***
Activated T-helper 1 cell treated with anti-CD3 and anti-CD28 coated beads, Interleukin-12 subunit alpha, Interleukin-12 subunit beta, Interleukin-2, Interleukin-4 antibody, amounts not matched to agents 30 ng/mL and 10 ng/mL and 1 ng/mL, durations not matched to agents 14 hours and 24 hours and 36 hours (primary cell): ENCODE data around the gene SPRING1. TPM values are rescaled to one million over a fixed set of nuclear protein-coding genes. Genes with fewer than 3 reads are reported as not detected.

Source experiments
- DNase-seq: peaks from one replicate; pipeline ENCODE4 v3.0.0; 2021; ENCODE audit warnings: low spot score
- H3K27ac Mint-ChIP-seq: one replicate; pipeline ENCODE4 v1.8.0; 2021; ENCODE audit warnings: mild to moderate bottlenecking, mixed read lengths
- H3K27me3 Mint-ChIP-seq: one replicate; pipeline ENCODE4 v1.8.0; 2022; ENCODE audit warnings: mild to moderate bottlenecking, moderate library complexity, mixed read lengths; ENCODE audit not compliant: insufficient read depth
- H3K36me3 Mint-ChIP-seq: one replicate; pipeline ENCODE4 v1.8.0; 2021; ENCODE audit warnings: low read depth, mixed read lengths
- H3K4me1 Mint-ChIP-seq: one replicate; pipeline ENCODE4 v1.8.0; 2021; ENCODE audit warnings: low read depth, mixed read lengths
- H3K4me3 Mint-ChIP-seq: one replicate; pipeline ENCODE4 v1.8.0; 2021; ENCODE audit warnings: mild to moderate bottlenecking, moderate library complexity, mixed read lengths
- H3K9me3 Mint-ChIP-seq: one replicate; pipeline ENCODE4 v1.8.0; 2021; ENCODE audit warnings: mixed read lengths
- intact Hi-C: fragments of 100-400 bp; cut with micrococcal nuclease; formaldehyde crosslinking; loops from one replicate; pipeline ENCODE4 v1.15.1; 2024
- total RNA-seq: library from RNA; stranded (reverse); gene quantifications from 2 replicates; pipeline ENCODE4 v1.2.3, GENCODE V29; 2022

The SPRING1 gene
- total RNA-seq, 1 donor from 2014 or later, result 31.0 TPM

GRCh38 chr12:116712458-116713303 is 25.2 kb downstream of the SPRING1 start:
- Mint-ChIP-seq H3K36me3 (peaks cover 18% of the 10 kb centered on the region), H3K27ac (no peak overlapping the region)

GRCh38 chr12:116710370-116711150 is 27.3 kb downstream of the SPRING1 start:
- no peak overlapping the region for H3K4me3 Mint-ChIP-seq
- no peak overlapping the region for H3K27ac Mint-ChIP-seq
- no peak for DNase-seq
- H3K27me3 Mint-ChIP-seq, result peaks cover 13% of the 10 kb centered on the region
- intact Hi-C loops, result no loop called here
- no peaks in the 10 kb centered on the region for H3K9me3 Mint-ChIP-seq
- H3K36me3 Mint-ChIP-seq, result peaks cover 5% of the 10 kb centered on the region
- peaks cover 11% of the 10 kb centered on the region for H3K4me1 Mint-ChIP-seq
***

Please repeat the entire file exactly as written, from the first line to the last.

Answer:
Activated T-helper 1 cell treated with anti-CD3 and anti-CD28 coated beads, Interleukin-12 subunit alpha, Interleukin-12 subunit beta, Interleukin-2, Interleukin-4 antibody, amounts not matched to agents 30 ng/mL and 10 ng/mL and 1 ng/mL, durations not matched to agents 14 hours and 24 hours and 36 hours (primary cell): ENCODE data around the gene SPRING1. TPM values are rescaled to one million over a fixed set of nuclear protein-coding genes. Genes with fewer than 3 reads are reported as not detected.

Source experiments
- DNase-seq: peaks from one replicate; pipeline ENCODE4 v3.0.0; 2021; ENCODE audit warnings: low spot score
- H3K27ac Mint-ChIP-seq: one replicate; pipeline ENCODE4 v1.8.0; 2021; ENCODE audit warnings: mild to moderate bottlenecking, mixed read lengths
- H3K27me3 Mint-ChIP-seq: one replicate; pipeline ENCODE4 v1.8.0; 2022; ENCODE audit warnings: mild to moderate bottlenecking, moderate library complexity, mixed read lengths; ENCODE audit not compliant: insufficient read depth
- H3K36me3 Mint-ChIP-seq: one replicate; pipeline ENCODE4 v1.8.0; 2021; ENCODE audit warnings: low read depth, mixed read lengths
- H3K4me1 Mint-ChIP-seq: one replicate; pipeline ENCODE4 v1.8.0; 2021; ENCODE audit warnings: low read depth, mixed read lengths
- H3K4me3 Mint-ChIP-seq: one replicate; pipeline ENCODE4 v1.8.0; 2021; ENCODE audit warnings: mild to moderate bottlenecking, moderate library complexity, mixed read lengths
- H3K9me3 Mint-ChIP-seq: one replicate; pipeline ENCODE4 v1.8.0; 2021; ENCODE audit warnings: mixed read lengths
- intact Hi-C: fragments of 100-400 bp; cut with micrococcal nuclease; formaldehyde crosslinking; loops from one replicate; pipeline ENCODE4 v1.15.1; 2024
- total RNA-seq: library from RNA; stranded (reverse); gene quantifications from 2 replicates; pipeline ENCODE4 v1.2.3, GENCODE V29; 2022

The SPRING1 gene
- total RNA-seq, 1 donor from 2014 or later, result 31.0 TPM

GRCh38 chr12:116712458-116713303 is 25.2 kb downstream of the SPRING1 start:
- Mint-ChIP-seq H3K36me3 (peaks cover 18% of the 10 kb centered on the region), H3K27ac (no peak overlapping the region)

GRCh38 chr12:116710370-116711150 is 27.3 kb downstream of the SPRING1 start:
- no peak overlapping the region for H3K4me3 Mint-ChIP-seq
- no peak overlapping the region for H3K27ac Mint-ChIP-seq
- no peak for DNase-seq
- H3K27me3 Mint-ChIP-seq, result peaks cover 13% of the 10 kb centered on the region
- intact Hi-C loops, result no loop called here
- no peaks in the 10 kb centered on the region for H3K9me3 Mint-ChIP-seq
- H3K36me3 Mint-ChIP-seq, result peaks cover 5% of the 10 kb centered on the region
- peaks cover 11% of the 10 kb centered on the region for H3K4me1 Mint-ChIP-seq